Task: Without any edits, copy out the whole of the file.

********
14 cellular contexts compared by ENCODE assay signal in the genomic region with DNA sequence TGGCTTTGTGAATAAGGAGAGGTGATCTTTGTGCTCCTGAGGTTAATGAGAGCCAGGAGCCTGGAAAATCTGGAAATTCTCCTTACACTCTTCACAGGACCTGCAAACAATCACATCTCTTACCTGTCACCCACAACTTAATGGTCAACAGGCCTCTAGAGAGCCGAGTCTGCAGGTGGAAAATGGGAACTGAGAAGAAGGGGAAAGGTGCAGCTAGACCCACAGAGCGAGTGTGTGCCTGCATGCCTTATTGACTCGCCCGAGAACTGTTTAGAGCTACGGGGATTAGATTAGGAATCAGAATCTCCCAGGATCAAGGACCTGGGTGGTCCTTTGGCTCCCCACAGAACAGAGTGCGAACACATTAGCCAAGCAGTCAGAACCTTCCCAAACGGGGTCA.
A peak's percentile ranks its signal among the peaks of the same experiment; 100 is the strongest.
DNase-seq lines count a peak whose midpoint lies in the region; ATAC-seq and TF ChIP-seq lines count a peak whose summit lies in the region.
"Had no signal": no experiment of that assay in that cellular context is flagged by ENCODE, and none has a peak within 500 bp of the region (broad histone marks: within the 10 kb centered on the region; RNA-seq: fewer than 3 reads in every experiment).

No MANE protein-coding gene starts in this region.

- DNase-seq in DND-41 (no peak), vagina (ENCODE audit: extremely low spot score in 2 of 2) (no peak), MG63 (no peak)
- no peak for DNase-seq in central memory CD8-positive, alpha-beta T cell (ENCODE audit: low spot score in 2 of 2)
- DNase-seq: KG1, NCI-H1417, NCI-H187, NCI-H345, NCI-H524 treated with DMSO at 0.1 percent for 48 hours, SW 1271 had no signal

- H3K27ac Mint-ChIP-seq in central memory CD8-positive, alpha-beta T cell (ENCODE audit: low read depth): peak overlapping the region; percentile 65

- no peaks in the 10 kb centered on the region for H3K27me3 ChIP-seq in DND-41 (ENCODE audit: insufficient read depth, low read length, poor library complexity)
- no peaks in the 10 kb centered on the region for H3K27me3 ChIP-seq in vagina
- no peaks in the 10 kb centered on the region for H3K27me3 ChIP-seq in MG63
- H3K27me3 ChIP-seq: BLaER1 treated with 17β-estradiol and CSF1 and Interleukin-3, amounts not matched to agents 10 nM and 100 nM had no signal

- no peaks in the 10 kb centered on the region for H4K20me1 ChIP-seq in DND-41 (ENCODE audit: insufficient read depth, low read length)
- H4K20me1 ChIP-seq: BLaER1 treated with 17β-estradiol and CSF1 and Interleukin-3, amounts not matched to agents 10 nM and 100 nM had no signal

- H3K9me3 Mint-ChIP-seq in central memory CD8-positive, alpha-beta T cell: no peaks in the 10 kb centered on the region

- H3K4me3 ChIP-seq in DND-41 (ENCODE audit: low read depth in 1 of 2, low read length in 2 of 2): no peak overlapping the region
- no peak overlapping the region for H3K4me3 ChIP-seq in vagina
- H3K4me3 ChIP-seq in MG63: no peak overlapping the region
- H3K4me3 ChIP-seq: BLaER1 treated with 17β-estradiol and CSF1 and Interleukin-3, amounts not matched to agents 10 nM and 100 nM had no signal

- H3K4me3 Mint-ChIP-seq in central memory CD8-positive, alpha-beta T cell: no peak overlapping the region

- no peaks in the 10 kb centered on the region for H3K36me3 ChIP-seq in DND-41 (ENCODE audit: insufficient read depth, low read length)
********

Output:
14 cellular contexts compared by ENCODE assay signal in the genomic region with DNA sequence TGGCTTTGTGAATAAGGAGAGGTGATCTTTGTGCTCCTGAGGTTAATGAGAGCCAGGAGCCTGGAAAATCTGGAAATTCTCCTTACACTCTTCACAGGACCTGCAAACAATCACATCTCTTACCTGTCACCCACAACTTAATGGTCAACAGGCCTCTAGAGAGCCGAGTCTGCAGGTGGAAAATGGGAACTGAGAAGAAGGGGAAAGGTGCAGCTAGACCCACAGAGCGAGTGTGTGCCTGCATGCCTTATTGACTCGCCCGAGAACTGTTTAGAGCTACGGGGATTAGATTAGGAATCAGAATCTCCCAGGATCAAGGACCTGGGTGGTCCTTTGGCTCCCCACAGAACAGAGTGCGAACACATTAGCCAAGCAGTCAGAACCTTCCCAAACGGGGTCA.
A peak's percentile ranks its signal among the peaks of the same experiment; 100 is the strongest.
DNase-seq lines count a peak whose midpoint lies in the region; ATAC-seq and TF ChIP-seq lines count a peak whose summit lies in the region.
"Had no signal": no experiment of that assay in that cellular context is flagged by ENCODE, and none has a peak within 500 bp of the region (broad histone marks: within the 10 kb centered on the region; RNA-seq: fewer than 3 reads in every experiment).

No MANE protein-coding gene starts in this region.

- DNase-seq in DND-41 (no peak), vagina (ENCODE audit: extremely low spot score in 2 of 2) (no peak), MG63 (no peak)
- no peak for DNase-seq in central memory CD8-positive, alpha-beta T cell (ENCODE audit: low spot score in 2 of 2)
- DNase-seq: KG1, NCI-H1417, NCI-H187, NCI-H345, NCI-H524 treated with DMSO at 0.1 percent for 48 hours, SW 1271 had no signal

- H3K27ac Mint-ChIP-seq in central memory CD8-positive, alpha-beta T cell (ENCODE audit: low read depth): peak overlapping the region; percentile 65

- no peaks in the 10 kb centered on the region for H3K27me3 ChIP-seq in DND-41 (ENCODE audit: insufficient read depth, low read length, poor library complexity)
- no peaks in the 10 kb centered on the region for H3K27me3 ChIP-seq in vagina
- no peaks in the 10 kb centered on the region for H3K27me3 ChIP-seq in MG63
- H3K27me3 ChIP-seq: BLaER1 treated with 17β-estradiol and CSF1 and Interleukin-3, amounts not matched to agents 10 nM and 100 nM had no signal

- no peaks in the 10 kb centered on the region for H4K20me1 ChIP-seq in DND-41 (ENCODE audit: insufficient read depth, low read length)
- H4K20me1 ChIP-seq: BLaER1 treated with 17β-estradiol and CSF1 and Interleukin-3, amounts not matched to agents 10 nM and 100 nM had no signal

- H3K9me3 Mint-ChIP-seq in central memory CD8-positive, alpha-beta T cell: no peaks in the 10 kb centered on the region

- H3K4me3 ChIP-seq in DND-41 (ENCODE audit: low read depth in 1 of 2, low read length in 2 of 2): no peak overlapping the region
- no peak overlapping the region for H3K4me3 ChIP-seq in vagina
- H3K4me3 ChIP-seq in MG63: no peak overlapping the region
- H3K4me3 ChIP-seq: BLaER1 treated with 17β-estradiol and CSF1 and Interleukin-3, amounts not matched to agents 10 nM and 100 nM had no signal

- H3K4me3 Mint-ChIP-seq in central memory CD8-positive, alpha-beta T cell: no peak overlapping the region

- no peaks in the 10 kb centered on the region for H3K36me3 ChIP-seq in DND-41 (ENCODE audit: insufficient read depth, low read length)